Fighting breaks out in Rio de Janeiro as police move to clear 5,000 squatters from buildings

Squatters occupying a complex of abandoned buildings in Rio de Janeiro clashed with police Friday after a court ruling that allowed the premises to be cleared.

Hundreds of police moved into the area early in the morning, and Brazilian media reported that most of the 5,000 squatters left peacefully. But fighting soon broke out when some of the residents began throwing rocks at the police, who responded by firing rubber bullets, tear gas and percussion grenades.

One of the buildings, a truck, buses and police vehicles were set on fire, and local media reported that three bank branches were vandalized as the violence spread. Seven civilians and nine police officers were injured, a police spokesman said.

Squatters began taking over the complex, owned by a cellphone company, on March 31. The area came to be known as the Telerj Favela, or the slum of Telerj, the name of a telephone company that previously occupied the site, as more people moved in and also began living in improvised shelters on the premises.

Television showed images of demonstrators shouting, “We want houses,” but police said the situation was calm by afternoon.

Occupations of land and abandoned buildings are common in Brazil, where 11 million people live in favela-type communities, according to government figures. The problem is particularly acute in Rio de Janeiro, where 22 percent of the city’s 6.3 million residents live in favelas, according to the 2010 census.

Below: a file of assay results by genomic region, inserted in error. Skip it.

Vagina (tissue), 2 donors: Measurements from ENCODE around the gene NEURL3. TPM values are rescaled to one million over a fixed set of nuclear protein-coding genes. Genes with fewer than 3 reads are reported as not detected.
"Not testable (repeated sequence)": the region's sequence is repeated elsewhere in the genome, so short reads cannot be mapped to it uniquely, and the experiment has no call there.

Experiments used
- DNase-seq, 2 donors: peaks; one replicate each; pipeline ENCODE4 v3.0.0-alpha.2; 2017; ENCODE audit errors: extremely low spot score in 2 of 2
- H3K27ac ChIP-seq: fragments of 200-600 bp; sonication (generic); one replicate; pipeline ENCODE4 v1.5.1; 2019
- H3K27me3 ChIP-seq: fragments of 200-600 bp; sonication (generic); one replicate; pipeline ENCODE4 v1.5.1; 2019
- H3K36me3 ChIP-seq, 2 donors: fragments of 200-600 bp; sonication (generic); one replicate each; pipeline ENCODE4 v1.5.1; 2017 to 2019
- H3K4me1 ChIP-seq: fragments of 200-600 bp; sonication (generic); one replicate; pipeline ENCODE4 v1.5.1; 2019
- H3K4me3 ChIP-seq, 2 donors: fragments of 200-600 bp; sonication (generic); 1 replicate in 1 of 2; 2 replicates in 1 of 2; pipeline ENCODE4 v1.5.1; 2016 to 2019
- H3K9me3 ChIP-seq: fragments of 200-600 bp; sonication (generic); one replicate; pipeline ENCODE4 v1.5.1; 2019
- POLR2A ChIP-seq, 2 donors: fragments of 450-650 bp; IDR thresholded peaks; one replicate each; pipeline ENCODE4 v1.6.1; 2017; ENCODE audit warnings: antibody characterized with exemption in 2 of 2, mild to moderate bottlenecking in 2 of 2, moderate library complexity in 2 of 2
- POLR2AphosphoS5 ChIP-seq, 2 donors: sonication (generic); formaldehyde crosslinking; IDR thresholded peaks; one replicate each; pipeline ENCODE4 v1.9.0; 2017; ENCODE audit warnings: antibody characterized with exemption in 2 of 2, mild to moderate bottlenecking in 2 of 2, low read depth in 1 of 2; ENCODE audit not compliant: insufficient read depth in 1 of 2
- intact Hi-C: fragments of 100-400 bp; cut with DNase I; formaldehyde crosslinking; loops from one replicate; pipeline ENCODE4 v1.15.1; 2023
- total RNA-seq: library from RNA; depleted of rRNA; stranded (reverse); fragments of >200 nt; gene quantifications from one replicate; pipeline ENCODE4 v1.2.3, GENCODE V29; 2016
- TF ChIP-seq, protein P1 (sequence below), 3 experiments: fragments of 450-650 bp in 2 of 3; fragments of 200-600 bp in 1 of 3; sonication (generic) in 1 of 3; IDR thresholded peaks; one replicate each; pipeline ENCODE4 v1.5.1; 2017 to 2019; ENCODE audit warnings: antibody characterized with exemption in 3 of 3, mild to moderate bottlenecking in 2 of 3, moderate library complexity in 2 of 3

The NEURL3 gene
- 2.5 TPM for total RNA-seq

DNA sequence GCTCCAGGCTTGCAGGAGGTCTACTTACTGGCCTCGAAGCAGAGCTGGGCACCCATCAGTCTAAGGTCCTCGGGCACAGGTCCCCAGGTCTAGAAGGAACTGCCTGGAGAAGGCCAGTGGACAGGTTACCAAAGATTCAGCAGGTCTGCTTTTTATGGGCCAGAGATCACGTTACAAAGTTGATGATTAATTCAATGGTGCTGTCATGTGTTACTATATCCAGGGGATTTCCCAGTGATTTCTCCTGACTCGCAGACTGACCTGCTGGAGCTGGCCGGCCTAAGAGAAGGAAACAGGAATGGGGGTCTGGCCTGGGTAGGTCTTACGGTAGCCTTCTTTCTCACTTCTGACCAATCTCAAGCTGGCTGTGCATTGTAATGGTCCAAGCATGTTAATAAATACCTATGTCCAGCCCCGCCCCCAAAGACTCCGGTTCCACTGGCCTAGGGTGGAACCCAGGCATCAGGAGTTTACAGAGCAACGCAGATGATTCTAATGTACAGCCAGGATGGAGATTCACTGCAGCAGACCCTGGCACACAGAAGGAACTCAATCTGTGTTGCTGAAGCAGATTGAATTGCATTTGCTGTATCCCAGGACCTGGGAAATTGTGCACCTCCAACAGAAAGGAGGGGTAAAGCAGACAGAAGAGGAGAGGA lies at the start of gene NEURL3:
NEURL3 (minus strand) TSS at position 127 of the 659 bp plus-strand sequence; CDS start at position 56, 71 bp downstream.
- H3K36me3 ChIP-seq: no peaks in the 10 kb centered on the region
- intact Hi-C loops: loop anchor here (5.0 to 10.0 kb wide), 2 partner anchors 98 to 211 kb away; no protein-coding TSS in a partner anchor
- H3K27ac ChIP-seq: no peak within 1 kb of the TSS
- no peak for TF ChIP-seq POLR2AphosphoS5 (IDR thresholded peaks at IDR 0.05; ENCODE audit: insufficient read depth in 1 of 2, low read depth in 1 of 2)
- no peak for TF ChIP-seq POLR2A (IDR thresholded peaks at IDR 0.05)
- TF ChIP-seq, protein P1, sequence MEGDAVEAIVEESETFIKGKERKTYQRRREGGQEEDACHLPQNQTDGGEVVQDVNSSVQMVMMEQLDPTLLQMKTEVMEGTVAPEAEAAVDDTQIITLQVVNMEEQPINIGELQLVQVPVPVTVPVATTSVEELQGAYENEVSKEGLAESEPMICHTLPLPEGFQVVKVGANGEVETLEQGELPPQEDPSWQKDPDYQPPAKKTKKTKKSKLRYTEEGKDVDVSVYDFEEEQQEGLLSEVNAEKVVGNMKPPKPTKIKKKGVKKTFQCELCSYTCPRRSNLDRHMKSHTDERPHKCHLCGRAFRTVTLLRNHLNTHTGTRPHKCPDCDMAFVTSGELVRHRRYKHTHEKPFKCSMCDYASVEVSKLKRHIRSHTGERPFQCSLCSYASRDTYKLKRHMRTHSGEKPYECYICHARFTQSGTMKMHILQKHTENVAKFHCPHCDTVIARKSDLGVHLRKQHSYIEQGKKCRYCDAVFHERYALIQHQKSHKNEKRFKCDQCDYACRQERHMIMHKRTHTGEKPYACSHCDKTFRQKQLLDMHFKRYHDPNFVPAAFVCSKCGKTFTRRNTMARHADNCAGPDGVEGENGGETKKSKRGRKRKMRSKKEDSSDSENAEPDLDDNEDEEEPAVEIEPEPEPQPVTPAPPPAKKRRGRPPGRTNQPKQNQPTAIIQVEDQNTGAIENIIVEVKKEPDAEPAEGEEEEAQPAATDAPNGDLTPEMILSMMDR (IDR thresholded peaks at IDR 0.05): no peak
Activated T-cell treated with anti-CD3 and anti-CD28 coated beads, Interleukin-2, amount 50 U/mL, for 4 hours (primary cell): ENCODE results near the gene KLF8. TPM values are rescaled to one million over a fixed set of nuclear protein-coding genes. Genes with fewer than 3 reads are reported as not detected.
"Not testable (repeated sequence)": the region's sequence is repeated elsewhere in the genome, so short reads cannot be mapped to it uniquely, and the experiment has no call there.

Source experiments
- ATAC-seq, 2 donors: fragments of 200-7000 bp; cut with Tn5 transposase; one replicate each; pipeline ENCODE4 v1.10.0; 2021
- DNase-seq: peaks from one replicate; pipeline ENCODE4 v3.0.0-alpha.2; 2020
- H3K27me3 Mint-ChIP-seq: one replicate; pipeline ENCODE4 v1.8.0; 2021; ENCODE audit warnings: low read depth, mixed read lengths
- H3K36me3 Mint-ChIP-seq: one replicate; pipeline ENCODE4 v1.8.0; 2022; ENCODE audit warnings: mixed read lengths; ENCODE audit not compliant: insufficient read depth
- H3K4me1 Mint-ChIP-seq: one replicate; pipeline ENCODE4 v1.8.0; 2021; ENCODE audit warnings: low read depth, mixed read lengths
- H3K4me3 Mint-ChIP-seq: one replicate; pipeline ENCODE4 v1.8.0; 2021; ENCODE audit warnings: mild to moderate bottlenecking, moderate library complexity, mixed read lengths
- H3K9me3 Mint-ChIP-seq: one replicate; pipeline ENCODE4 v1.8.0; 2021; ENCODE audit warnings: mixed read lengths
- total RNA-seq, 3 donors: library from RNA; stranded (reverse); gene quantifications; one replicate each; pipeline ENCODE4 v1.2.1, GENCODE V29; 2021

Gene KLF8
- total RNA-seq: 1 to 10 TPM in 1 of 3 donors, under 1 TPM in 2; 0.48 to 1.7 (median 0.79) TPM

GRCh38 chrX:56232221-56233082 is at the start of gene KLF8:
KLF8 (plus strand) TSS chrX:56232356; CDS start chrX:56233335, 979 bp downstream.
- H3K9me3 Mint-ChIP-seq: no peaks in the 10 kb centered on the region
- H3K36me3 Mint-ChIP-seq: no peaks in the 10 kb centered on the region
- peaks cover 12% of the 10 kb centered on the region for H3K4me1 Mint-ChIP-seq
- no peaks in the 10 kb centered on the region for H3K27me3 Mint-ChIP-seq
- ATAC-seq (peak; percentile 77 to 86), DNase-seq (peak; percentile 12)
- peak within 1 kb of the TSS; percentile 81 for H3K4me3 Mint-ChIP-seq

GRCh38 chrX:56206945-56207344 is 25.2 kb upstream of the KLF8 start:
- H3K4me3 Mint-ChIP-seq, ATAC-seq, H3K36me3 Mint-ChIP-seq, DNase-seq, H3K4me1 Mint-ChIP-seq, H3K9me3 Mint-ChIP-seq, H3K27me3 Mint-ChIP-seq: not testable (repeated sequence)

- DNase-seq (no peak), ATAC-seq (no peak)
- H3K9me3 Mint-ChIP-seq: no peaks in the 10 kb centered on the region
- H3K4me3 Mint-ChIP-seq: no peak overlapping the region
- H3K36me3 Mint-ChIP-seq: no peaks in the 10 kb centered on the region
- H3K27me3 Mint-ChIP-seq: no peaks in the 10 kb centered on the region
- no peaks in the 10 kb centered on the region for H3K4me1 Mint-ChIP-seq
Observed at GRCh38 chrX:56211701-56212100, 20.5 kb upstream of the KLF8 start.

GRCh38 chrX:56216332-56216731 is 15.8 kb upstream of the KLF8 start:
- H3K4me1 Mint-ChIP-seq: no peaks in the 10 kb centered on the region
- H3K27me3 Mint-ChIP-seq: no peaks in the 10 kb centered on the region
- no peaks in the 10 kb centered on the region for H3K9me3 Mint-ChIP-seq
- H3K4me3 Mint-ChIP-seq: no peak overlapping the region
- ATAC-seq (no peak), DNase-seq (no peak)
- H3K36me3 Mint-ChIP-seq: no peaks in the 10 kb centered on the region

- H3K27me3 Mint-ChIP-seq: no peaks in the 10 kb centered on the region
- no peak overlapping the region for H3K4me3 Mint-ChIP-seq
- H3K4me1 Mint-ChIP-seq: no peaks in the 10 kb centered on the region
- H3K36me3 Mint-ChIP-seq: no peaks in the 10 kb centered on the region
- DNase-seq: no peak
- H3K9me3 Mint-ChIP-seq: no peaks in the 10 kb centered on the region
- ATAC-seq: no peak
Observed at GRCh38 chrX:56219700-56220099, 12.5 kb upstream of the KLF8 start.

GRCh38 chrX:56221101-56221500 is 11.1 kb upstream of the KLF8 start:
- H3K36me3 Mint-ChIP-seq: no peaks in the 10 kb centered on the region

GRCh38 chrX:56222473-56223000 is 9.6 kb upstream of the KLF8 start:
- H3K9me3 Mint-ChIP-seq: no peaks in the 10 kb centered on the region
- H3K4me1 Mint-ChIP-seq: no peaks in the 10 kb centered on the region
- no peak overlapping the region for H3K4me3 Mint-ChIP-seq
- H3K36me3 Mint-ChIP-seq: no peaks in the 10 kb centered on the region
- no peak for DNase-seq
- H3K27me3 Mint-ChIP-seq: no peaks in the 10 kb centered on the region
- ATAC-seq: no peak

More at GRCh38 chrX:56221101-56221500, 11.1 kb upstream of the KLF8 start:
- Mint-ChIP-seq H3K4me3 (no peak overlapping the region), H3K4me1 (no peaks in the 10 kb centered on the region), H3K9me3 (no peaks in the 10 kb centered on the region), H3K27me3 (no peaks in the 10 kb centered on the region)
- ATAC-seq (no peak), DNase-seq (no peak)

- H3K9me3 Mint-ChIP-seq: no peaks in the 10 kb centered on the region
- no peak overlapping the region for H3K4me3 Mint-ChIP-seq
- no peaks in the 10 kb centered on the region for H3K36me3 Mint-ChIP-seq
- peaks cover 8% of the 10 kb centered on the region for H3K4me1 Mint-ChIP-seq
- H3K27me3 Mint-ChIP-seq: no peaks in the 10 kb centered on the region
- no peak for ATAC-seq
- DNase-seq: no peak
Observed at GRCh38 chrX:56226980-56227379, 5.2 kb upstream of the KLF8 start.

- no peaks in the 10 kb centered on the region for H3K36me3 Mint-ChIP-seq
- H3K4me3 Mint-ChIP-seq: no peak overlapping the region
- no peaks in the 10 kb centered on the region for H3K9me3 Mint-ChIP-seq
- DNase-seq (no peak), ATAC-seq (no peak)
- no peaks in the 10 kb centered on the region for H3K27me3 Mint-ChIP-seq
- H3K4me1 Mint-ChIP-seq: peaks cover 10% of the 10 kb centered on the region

For decades, armed drug gangs have dominated these areas, which often have economic and organizational structures apart from the rest of Brazilian society. The Telerj Favela was the most recent established in Rio.

As part of a program to quell the violence, 37 armed police bases have been established in favelas since 2008 in the run-up to the soccer World Cup this summer and the 2016 Summer Olympics. Some favelas have also been cleared to make way for works related to the events.

But the program has begun to show cracks as drug gangs thought to have been expelled have begun to fight back and gunfights have shaken previously pacified areas. The police have repeatedly been accused of human rights abuses, including torture and murder.

A Rio court approved the action in the Telerj Favela on April 4, a court spokesman said. “It is a judicial decision, given to the owner of the land, to retake possession of the land which was invaded,” he said.

Dom Phillips is The Post's correspondent in Rio de Janeiro. He has previously written for The Times, Guardian and Sunday Times.
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